Psychiatric Drugs may Reduce Social and Emotional Capacities

Research finds that social cognition and emotional processing abilities can be disrupted by psychiatric drugs.

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While deficits in social cognition are often associated with and used to diagnose psychiatric disorders, new research suggests that the medications used to treat psychiatric disorders may also negatively affect social cognition.

Led by Zoe Haime at University College London, the researchers who conducted the study hypothesized that psychiatric medications that produce sedative effects might affect social cognition. They hoped their review would help clarify the nature of underlying deficits in social cognition in people diagnosed with psychiatric disorders to “help in the development of targeted treatments for social cognition, which may also improve social functioning and general outcomes.”

“There is good reason to believe that psychiatric medications may influence social cognition, especially those with sedative actions that are known to impair neurocognitive functioning in volunteers,” the authors write. “Clarifying these effects is important in order to understand the nature of social cognitive deficits in psychiatric disorders, and to evaluate the effects of treatment on social cognition and associated outcomes, such as social functioning.”

Social cognition is defined as the “mental processes which underlie the ability to understand and act on the thought, intentions, and behaviors of others.” Psychiatric drugs, which work by altering specific neurotransmitter systems, have strong sedative effects and can cause permanent changes to the brain. Along with their sedative effects, psychiatric medications affect emotion and motivation and cause emotional blunting and loss of touch with oneself and others.

As the authors note, the research on drug interactions with social cognition is largely limited to studies of benzodiazepines in healthy volunteers and studies of antipsychotics on patients with schizophrenia. After performing a systematic review of 2931 eligible papers, the researchers found that benzodiazepines administered to healthy volunteers cause significant impairments in emotion recognition social cognition tasks, suggesting that therapeutic doses impair emotion processing. In addition, some studies used neuroimaging to compare social cognition before and immediately after taking benzodiazepines and found that a single dose of diazepam resulted in attenuated responses to others’ emotions.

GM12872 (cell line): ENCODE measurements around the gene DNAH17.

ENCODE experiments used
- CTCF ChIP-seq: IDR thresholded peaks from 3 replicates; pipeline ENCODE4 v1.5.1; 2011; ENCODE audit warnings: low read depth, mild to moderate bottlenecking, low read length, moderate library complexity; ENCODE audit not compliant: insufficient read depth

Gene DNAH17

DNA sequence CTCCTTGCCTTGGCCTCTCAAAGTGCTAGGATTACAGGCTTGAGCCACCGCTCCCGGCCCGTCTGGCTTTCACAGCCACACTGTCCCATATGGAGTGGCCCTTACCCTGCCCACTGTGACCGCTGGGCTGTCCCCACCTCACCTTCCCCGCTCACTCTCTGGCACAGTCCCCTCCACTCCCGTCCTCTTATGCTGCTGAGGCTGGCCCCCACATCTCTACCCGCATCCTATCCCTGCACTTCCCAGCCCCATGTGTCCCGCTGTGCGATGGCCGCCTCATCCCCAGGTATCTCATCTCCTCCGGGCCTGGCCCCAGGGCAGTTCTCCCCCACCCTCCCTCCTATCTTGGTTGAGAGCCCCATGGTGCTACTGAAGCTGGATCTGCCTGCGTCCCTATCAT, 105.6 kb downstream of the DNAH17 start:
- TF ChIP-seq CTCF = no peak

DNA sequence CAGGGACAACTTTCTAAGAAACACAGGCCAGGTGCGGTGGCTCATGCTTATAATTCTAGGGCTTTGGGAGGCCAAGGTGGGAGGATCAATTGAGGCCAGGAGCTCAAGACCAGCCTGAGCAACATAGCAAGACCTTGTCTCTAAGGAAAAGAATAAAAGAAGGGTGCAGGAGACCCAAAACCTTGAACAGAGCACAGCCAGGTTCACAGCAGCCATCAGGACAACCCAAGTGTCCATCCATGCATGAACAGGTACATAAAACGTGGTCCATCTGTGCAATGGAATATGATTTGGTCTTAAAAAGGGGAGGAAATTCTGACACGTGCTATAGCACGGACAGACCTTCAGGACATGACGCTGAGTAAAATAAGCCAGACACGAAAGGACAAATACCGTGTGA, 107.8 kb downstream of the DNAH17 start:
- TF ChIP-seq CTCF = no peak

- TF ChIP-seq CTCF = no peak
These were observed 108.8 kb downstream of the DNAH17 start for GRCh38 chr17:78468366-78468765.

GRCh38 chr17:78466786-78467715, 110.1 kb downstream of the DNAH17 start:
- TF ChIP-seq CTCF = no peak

With respect to antipsychotic medications, one study found that higher doses of antipsychotics related to higher levels of social cognitive impairment in patients with schizophrenia. The authors note:

“Research on neurocognitive function suggests that antipsychotics, in particular, may have specifically detrimental effects in people with psychiatric disorders.”

Although further research on the effects of sedative medications on social cognition is needed to assess their effects on social cognition, the available research suggests a correlation between certain medications and impaired social cognition, with important implications for both diagnosis and treatment of psychiatric impairments. As the authors conclude:

“While deficits in social cognition have been identified in people with psychiatric diagnoses and are associated with impaired social functioning, we remain uncertain to what extent these are attributable to the effects of the disorder or the effects of its treatment.”

 

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Haime, Z., Watson, A., Crellin, N., Marston, L., Joyce, E., Moncrieff, J. (2021). “A Systematic Review of the Effects of Psychiatric Medications on Social Cognition.” (Preprint). 10.21203/rs.3.rs-651572/v1(Link)

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Jenny Logan
Jenny Logan is a visiting professor of law at the University of Oregon. Jenny has worked as a special education teacher in the Bronx, New York, and more recently in fair housing and environmental justice movements in Portland, Oregon. A psychiatric survivor, she is interested in the political economy of child sexual abuse and psychiatry's role in the erasure of various forms of oppression.

7 COMMENTS

  1. This becomes a problem of circular logic. Many writers and commenters here have pointed this out.

    I have never seen the specific term “social cognition” used before, so this is an interesting slant on the problem that will possibly appeal to other researchers who are more familiar with these terms and concepts.

    Of course, my major frustration continues to come from the focus on brain function and this-life causation. These factors both have much less importance than the field currently assigns to them. Not zero importance, just less. There are many other factors also at play. I have seem many credit Jung with at least being cognizant of these. Too bad that the fuller development of Jung’s ideas has been so thoroughly ignored.

  2. Who’d have thought that drugs that cause brain damage would also cause problems with social functioning?
    No worries, the docs can still say it’s because of the patient’s underlying mental illness. They can still put notes in the file like they did with me, “patient is thought to have poor judgment.” And since no one can prove different and the docs hold all the power, nothing is going to stop this train.

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